Blog

  • Arthritis & Your Knees Presented by Dr. Tom Smith, Orthopedic Surgeon and Steve Hanley, Physical Therapist

    Thursday, May 16 1:00-2:00 p.m.

    ATI Physical Therapy 
    1 N. La Grange Rd, Unit 2 C
    La Grange, IL
    (The former Border's Bldg)

    RSVP to Amanda 630.699.4094
    Refreshments will be served

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  • Knee osteoarthritis patients have improved knee loads when using specialized mobility shoe

    When patients with knee osteoarthritis are walking, their knees may jut out to the side. Shoes that imitate barefoot walking can help with that.

    A recently published study found that wearing a "mobility" shoe keeps the knee joint more aligned in knee osteoarthritis patients.

    Using flat, flexible footwear can significantly reduce knee loading in patients with the joint condition, according to researchers.

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  • ACL surgery techniques using double versus single bundle ligaments provide equal stability

    Surgery for a blown anterior cruciate ligament (ACL) inside the knee is becoming more and more common. New techniques to perform the surgery are on the rise across the country.

    Damaged ACLs that were replaced using a double-bundle technique during surgery were as stable as patients who received the single-bundle technique, according to a study presented at a conference.

    In double-bundle, the new ligament has two parts whereas the single bundle just has one.

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  • Total knee replacements for juvenile idiopathic arthritis last for decades in most patients

    People typically think knee replacement surgery is only for older adults with arthritis. But the surgery is also used for young patients when joint damage has become severe.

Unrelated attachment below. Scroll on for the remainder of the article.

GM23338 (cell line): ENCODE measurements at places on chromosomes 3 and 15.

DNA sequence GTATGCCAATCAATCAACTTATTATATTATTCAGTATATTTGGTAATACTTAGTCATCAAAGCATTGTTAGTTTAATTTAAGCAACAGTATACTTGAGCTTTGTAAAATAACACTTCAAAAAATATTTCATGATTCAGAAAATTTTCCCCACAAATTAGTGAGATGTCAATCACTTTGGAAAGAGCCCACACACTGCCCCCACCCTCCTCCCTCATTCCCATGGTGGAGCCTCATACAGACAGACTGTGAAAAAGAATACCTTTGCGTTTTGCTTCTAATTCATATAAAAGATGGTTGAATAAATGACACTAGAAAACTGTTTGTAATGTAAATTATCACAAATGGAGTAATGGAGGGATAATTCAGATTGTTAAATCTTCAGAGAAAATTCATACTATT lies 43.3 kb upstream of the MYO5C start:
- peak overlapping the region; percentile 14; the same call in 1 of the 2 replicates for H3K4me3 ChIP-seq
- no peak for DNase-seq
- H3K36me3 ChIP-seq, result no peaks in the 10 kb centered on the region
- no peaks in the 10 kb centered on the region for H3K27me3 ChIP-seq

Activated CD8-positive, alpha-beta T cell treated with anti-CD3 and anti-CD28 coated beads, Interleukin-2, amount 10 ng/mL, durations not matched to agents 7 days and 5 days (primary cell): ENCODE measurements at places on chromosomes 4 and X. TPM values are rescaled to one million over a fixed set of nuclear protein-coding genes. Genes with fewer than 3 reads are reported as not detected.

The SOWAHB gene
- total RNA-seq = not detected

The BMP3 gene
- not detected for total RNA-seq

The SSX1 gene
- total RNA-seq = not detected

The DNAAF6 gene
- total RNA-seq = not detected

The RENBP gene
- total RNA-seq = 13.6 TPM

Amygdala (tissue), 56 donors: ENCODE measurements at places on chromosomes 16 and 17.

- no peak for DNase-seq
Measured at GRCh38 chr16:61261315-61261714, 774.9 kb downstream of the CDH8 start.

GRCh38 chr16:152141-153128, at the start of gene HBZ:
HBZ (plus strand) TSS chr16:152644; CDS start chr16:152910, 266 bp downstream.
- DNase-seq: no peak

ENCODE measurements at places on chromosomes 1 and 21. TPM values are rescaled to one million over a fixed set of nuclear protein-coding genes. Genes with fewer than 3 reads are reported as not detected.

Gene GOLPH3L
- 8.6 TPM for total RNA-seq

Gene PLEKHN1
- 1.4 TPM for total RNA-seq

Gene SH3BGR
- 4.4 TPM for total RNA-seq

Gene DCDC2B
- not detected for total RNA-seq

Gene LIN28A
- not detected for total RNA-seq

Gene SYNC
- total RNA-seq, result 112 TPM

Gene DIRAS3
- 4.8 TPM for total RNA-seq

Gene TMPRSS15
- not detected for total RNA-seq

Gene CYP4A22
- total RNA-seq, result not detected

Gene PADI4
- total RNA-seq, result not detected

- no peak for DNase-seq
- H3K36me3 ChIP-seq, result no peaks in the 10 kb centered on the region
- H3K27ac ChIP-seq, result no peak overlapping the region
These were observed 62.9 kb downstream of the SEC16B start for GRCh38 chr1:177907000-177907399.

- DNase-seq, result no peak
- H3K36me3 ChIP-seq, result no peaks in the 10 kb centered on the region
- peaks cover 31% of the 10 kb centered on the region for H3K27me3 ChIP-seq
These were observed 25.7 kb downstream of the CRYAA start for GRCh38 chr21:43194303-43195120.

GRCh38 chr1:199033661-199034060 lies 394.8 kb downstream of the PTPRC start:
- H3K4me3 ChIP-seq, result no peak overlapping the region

Recently, researchers found knee replacements did not last as long in young patients with juvenile idiopathic arthritis (JIA) as they do in older osteoarthritis patients.

    Still, the procedure can be a life-changer for many patients with JIA – a painful disease that affects children. In patients with JIA, about 92 percent of knee replacements lasted 10 years and a little over 75 percent lasted 20 years.

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  • Patients with diabetes at no greater risk for infection or other complications after total knee replacement

    Patients with diabetes were no more likely to suffer infection, deep vein thrombosis(a deep vein blood clot) or other complications following total knee replacement(TKR) than patients without diabetes, according to new research published online today, in advance of its publication in the March 2013 Journal of Bone and Joint Surgery (JBJS).

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  • Which knees need the knife?

    Jeffery Katz, MD, of Orthopedic and Arthritis Center for Outcomes Research Brigham and Women's Hospital, Boston, and colleagues led the study to determine if patients with a meniscal tear and knee osteoarthritis had better outcomes with surgery plus physical therapy or just physical therapy.